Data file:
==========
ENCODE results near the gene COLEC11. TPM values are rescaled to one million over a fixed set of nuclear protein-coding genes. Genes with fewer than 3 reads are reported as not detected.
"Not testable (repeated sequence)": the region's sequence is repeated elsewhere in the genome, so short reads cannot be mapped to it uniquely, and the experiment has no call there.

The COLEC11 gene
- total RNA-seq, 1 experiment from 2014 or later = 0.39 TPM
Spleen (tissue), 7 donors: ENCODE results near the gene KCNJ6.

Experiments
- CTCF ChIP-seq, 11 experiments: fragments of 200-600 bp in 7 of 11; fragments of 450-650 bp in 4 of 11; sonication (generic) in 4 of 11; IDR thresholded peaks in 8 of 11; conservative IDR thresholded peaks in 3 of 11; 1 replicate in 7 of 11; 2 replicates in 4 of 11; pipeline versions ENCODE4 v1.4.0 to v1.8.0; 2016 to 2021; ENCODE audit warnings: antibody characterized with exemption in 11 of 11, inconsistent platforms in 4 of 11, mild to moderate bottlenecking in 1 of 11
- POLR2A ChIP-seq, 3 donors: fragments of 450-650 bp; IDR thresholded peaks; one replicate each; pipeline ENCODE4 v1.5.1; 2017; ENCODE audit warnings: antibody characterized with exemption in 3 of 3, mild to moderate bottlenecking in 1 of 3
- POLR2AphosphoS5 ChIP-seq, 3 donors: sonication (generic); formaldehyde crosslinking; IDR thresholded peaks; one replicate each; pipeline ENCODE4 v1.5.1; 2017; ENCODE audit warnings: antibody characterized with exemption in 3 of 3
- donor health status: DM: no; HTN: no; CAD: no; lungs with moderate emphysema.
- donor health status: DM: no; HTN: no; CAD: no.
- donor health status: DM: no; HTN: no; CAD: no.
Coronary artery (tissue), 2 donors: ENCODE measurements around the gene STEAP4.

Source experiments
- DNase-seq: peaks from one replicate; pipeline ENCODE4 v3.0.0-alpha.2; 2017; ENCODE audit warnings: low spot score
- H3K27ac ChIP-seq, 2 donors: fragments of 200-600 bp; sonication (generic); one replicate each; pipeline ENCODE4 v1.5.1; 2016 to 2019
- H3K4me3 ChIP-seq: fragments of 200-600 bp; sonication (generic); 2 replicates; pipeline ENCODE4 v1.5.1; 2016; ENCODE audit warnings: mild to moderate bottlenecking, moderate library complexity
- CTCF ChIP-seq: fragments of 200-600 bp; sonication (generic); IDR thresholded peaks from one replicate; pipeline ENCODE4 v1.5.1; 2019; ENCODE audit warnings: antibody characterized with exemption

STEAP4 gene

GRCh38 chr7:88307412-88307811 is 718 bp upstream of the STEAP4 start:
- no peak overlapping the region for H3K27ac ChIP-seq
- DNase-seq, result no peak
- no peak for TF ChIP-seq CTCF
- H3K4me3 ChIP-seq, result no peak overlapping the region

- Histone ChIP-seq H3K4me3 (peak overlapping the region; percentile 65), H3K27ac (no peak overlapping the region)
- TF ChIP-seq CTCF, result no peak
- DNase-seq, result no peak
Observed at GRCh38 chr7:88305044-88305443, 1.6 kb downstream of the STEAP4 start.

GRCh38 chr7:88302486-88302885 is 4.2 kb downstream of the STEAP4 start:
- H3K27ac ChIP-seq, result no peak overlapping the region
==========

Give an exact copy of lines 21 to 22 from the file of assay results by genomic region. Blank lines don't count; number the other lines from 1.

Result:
- no peak overlapping the region for H3K27ac ChIP-seq
- DNase-seq, result no peak